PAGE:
Wednesday 1st March

Helen has now rejoined us.  She flew in late yesterday afternoon, her mission accomplished. As the others had all been to Hobart before, Keith and I decided to take off for an exploratory tour of the City while the others went off to Bruny Island. 

We set off on foot down the very steep hill to the City centre.  The houses en route were remarkably English looking with bay windows and front gardens often with roses and fuschias interspersed with the more exotic Australian flowers. At first glance the City looked a fairly typical town centre although it’s steep hills seemed slightly reminiscent of scenes I have seen of San Francisco.  Having never been there it is difficult to say whether this was a realistic comparison.  

However once we reached the harbour it was rather different.  As it was quite warm, circa 28 degrees, we decided to let someone else take the strain and hopped on an open topped bus to make a tour of Hobarts highlights.  

We first took off along the water front which used to be busy with the shipping of fruit from Tasmania- apples, cherries, soft fruit and berries – throughout the world.  This trade has now diminished and the sand stone warehouses have been given over to bars, restaurants and art galleries.  There is a famous market held in the area every Saturday – the Salamanca Market. The imposing old custom house, now the Tasmanian parliament building looks on ponderously. 
Hobart harbour is over three times larger than Sydney harbour and it is where the famous Sydney to Hobart yacht race ends.  The city is overlooked by the huge Mt Wellington which can be seen at every turn and rises 4,100 above sea level. 

Our tour gave us a good overview of the place including the huge bridge that crosses the Derwent River as it runs into the harbour. (Apologies for the poor quality of this picture – taken through the bus window.)

 Leaving the bus, we wandered around the harbour and had a fish lunch overlooking the water.  There was quite a lot of activity, with ferries coming and going, yachts going through their paces and serious looking fishing boats moored up. 
Leaving the harbour behind we decided to take a walk around Battery Point.  This area used to be home to a close knit working class community.  The majority of the people worked on the waterfront, had little money and large families.  Although the French were the first Europeans to visit Tasmania, the British arrived in 1803 and took the island over and the buildings have a strong British feel. Occasionally we came across larger, more imposing residences like Narryna, once owned by a Scottish whaling captain called Andrew Haig. Within two years of his building the house his fortunes had changed, there was a down turn in whaling and he had to move out.  Many of the buildings were much smaller and there was a little row of shops, now trading as tea rooms and boutiques, that marked the centre of the ‘village’.The most notably ‘English’ area was Arthur’s Circus.  For over 100 years these crowded working class cottages housed large families whose livelihood depended on the waterfront. They now sell for $1,000,000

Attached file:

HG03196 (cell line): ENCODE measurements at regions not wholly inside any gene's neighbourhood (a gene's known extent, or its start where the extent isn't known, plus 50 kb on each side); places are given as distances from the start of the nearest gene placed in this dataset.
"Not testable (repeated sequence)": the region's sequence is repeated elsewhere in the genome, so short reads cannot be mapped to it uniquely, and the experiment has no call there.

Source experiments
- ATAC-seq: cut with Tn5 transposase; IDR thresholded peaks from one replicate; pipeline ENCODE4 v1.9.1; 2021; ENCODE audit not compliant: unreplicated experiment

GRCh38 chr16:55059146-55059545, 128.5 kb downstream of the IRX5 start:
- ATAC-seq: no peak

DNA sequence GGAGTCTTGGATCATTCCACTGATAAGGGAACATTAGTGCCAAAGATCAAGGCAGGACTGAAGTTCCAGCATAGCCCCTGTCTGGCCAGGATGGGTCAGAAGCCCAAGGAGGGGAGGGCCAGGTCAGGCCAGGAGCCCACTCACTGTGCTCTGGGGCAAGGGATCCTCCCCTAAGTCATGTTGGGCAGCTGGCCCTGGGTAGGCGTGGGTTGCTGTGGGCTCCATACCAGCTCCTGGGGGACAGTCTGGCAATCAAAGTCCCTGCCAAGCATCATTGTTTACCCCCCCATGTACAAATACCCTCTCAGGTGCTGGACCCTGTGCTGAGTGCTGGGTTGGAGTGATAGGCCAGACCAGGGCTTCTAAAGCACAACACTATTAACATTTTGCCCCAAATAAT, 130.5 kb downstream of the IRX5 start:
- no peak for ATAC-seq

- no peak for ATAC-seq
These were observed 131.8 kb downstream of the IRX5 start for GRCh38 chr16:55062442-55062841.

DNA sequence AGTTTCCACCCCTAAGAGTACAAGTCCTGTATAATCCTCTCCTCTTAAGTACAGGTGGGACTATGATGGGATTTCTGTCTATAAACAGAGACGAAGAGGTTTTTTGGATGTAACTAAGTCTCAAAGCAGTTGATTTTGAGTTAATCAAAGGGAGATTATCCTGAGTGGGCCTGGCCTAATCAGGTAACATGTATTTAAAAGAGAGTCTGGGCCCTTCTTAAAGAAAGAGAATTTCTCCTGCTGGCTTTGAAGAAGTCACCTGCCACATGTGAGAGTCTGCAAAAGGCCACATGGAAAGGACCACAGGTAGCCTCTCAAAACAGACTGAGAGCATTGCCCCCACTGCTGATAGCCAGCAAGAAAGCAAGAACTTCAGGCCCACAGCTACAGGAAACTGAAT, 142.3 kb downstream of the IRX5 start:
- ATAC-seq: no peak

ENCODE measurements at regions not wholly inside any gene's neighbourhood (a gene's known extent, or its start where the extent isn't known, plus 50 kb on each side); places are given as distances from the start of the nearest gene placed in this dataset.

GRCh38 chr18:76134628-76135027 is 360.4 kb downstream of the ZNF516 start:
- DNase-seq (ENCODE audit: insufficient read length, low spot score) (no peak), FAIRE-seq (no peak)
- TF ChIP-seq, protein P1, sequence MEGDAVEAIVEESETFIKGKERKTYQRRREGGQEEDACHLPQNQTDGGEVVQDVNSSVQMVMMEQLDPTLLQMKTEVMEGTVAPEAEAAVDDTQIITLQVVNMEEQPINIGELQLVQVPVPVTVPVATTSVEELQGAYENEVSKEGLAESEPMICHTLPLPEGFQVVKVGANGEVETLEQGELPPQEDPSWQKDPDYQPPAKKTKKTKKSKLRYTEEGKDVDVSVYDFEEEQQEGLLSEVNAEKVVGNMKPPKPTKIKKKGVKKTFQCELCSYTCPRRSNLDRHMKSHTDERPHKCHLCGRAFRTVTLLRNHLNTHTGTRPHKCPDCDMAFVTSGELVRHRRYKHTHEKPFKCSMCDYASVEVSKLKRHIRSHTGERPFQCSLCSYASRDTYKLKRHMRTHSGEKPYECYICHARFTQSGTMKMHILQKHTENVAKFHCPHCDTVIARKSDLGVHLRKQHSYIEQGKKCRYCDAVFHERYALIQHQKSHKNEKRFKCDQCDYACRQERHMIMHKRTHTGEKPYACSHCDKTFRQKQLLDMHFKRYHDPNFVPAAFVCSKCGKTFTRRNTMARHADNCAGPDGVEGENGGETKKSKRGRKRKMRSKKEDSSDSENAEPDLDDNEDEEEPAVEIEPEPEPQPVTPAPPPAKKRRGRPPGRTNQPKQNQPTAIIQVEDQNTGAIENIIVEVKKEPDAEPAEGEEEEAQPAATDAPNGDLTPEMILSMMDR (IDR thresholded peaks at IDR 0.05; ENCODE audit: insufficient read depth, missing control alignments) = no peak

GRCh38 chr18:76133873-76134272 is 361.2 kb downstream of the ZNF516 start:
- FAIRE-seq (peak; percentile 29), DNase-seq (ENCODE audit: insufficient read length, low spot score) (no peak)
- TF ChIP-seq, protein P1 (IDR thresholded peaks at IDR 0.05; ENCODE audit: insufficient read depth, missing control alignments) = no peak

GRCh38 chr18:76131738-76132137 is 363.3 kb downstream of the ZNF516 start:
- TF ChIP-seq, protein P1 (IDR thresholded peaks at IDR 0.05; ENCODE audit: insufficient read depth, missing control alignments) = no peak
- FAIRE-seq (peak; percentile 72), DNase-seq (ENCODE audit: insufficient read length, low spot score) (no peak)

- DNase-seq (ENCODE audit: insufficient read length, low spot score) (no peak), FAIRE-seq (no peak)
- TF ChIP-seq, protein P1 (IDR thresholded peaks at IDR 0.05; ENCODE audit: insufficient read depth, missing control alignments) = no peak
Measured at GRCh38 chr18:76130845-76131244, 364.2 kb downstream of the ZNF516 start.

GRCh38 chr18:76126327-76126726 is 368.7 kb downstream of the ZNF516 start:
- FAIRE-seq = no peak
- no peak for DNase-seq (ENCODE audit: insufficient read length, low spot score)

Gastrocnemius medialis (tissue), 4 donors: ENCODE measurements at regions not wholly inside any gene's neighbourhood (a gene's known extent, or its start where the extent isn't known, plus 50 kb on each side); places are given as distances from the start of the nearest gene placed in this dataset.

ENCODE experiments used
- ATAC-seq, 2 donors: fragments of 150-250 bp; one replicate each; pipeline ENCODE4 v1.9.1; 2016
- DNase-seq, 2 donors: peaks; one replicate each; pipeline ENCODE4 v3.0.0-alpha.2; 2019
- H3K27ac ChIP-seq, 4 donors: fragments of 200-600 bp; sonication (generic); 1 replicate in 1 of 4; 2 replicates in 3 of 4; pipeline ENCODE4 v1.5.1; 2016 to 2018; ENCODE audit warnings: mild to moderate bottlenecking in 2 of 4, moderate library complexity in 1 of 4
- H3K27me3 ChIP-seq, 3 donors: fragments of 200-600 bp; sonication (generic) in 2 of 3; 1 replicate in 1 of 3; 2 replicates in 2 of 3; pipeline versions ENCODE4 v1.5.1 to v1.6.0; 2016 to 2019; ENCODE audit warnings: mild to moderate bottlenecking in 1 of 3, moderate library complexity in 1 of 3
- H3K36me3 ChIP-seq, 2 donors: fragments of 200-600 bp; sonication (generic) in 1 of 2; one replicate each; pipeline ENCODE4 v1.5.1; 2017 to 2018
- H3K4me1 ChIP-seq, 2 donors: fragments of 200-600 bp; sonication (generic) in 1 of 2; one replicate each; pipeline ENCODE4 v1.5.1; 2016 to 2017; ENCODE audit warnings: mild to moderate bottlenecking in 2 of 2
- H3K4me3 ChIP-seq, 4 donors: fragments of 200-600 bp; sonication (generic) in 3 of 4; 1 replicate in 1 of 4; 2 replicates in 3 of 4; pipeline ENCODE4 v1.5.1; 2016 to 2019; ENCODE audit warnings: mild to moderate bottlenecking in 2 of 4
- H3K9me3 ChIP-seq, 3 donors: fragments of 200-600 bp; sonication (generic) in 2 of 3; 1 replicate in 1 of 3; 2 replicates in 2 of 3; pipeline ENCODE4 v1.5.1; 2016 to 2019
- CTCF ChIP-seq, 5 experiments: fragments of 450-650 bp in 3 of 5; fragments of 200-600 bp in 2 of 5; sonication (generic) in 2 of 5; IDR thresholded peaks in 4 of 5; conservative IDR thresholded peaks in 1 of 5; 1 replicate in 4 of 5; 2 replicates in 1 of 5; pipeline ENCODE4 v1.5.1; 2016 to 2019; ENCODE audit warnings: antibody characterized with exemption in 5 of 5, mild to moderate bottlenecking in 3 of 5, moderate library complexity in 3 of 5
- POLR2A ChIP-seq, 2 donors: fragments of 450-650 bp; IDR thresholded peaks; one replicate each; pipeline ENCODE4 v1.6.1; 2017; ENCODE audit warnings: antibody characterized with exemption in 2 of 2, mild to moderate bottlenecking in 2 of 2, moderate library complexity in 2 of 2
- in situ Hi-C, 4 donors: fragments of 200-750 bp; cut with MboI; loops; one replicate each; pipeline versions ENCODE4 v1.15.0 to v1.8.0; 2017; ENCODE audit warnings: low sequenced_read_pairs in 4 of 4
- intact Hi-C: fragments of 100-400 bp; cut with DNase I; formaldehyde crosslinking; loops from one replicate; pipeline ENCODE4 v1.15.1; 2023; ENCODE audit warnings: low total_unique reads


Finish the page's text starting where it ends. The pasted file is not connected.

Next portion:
It was a great walk, but having taken in the history, a beer was definitely required and we adjourned to Salamanca Place to watch the world go by under the shade of a much appreciated umbrella. 
We then took a taxi, rather than climbing the steep hill to our eyrie, and a quiet evening at home ensued, prior to another exciting episode tomorrow.  

Tuesday 28th February

Another beautiful day in paradise!  We got up fairly promptly as we were setting off for Hobart, a good five hours drive away and the plan was to break the journey with a walk around the Lake St Clair region, the south western lake in the Cradle Mountain National Park. 

Our route initially took us up through thick rain forest as we left Strahan and its harbour behind.  Rising up behind the forest was a string of mountains looking like a spine of grey rock. A wooden pathway hung off the side of a hill in the near distance in a very precarious fashion……… no doubt a track used by the miners.  We were back in mineral country. 

 

As the road flattened out again, an air strip came into view.  The runway looked pretty dusty, no sign of so much as a wind sock!

 We passed through Queenstown, where we saw absolutely no-one, and resumed on the road out f the town, which twisted and turned as we made our way eastward.  Unexpectedly we found ourselves caught behind four vehicles – unheard of!!  We travelled in convoy with them for at least half an hour before the road widened sufficiently to pass them. 
After 94 Km’s we turned off to have a break at Lake St Clair.  The Visitors Centre was full again, but once we headed off on the Platypus Trail we saw very few people.  The walk was for just an hour. We saw no Platypuses, but the scenery as always was awesome. They had felled some huge trees along the path and others went straight up to the heavens with a few branches right at their tops showing some leaves.  

The path was broad and clearly defined, and we eventually reached the twinkling lake with its sandy beach………

Following our walk it was a quick lunch and back on the road to Hobart.    It was another couple of hours to the city.  Initially the road ran parallel with the lake, but eventually this was left behind and we were into meadowland and the road became much straighter.  We passed a hydro electric plant in a deep valley and we were then back to sun bleached grassland.  
Telegraph pylons marched across the landscape. Black cows grazed in fenced fields.  There were homesteads that looked remote but it was now only an hour to Hobart…… and then we were meeting traffic and there were roundabouts and a traffic jam. We were in the City. 

We made our way to our accommodation on the West side – our home for the next few days.  Tomorrow we explore Hobart.